Ubisoft buys THQ Montreal, South Park game rights

Ubisoft's Montreal Studio
Ubisoft’s Montreal Studio

This week, THQ has been officially split up and sold to the highest bidders from the gaming and technology communities. While like companies like Crytek and Sega all made bids and won some pieces of the THQ pie, the biggest news is probably about Ubisoft’s purchase of THQ Montreal and the intellectual property rights to the upcoming South Park: The Stick of Truth.

Ubisoft has a small habit of buying up smaller developers, but it always does it in smart ways. THQ Montreal isn’t a tiny developer, however, working on pretty big titles like the official South Park game, first unveiled at E3 2012.

There are 170 employees who have already officially been folded into the Ubisoft family, though it doesn’t specify exactly to where those employees have moved. Based strictly on geography, we assume most of the THQ Montreal team will be folded into the Ubisoft Montreal team, though we suspect some of them will move to Ubisoft’s expanding Toronto team as well.

It seems that employee morale is high at what used to be THQ Montreal, with employees saying that they’re quite happy with the move, according to The Financial Post. Ubisoft Montreal’s Chief Executive Yannis Mallat said, “today I asked people from the HR department at Ubisoft to come over and spend some time with the guys here so they can ask any questions they may have. It’s fair to say that the people here are pretty happy and that everything went well and hands were shaken and it’s just great.”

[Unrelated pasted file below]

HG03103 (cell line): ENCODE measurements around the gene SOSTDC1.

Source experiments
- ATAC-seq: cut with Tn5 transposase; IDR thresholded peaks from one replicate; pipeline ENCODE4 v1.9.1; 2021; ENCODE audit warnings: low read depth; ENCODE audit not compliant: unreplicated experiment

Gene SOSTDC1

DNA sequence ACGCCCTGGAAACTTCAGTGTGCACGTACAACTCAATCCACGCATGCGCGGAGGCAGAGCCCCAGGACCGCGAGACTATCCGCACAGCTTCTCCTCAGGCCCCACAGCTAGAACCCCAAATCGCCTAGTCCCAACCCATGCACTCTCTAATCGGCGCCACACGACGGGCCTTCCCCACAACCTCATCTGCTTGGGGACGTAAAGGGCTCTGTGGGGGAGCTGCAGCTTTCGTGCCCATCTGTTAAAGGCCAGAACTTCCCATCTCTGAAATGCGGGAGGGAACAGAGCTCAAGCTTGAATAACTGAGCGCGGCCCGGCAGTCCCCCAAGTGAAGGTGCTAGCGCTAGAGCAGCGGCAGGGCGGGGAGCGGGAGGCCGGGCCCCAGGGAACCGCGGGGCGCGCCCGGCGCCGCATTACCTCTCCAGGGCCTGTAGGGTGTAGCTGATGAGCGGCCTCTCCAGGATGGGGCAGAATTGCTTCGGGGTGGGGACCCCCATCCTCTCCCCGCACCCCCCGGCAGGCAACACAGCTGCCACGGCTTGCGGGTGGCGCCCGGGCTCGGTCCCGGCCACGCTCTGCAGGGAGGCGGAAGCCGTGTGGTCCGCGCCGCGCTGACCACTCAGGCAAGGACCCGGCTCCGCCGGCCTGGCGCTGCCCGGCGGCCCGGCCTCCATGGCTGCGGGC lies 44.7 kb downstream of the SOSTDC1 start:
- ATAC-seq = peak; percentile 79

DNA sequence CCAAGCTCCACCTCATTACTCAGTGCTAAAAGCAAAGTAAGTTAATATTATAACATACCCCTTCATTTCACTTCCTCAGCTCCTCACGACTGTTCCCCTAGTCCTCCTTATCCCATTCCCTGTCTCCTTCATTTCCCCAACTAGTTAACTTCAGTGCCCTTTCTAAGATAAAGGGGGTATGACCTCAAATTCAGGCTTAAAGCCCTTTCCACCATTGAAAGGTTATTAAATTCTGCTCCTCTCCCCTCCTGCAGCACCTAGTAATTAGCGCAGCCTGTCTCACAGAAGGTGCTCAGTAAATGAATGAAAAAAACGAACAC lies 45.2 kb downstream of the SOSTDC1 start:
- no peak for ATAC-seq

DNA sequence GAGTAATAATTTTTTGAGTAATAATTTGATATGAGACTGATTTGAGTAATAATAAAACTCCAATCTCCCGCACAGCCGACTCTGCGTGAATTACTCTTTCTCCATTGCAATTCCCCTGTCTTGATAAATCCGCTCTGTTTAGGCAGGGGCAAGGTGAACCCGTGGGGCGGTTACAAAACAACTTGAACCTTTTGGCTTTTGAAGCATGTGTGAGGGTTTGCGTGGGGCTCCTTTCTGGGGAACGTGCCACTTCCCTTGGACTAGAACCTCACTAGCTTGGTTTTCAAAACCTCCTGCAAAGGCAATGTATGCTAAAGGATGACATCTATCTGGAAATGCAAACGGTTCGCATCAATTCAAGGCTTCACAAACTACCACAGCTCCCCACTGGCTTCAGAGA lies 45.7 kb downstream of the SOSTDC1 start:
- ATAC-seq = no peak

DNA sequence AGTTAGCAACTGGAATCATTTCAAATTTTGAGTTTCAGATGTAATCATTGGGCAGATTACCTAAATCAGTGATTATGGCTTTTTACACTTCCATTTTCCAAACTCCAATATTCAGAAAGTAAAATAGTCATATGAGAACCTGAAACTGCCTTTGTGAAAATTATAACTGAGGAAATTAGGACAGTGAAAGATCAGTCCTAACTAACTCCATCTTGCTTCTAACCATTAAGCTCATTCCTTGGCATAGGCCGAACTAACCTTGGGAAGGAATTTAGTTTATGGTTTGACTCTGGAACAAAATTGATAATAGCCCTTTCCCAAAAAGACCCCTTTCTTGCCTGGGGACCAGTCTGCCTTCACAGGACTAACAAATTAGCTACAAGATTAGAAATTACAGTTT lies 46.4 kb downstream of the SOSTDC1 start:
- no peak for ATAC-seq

It’s good that others recognize that while Ubisoft is a powerhouse of a developer and publisher rolled into one massive entertainment company, they have a reputation for treating their people right and handling big moves like these kinds of buyouts properly.

VR_-_The_Stick_of_TruthThe other big purchase Ubisoft made was for the rights to South Park: The Stick of Truth, arguably one of the most anticipated games of this year. Ubisoft actually paid more for the game than they did the studio, with the IP running up a cool $3.3 million tab and the studio costing a mere $2.5 million.

There have been no official announcements made about the game’s fate at this time, and we’re not sure if it’s going to even make it out in 2013. Yannis Mallat has said that the game is undergoing analysis from a few internal teams at Ubisoft to see how far Obsidian’s work progressed and where they can add value. He did make sure to say that the game will be finished in 2013, though Ubisoft does have a habit of slipping.

Truthfully, we’re okay with the game taking a bit longer than what we would’ve originally thought as ideal, especially considering the turmoil at the former THQ. We only hope that the game doesn’t lose the charm that made it such a big hit last year, but with the talent of Ubisoft and the series’ creators Matt Stone and Trey Parker, we’re pretty hopeful that won’t happen.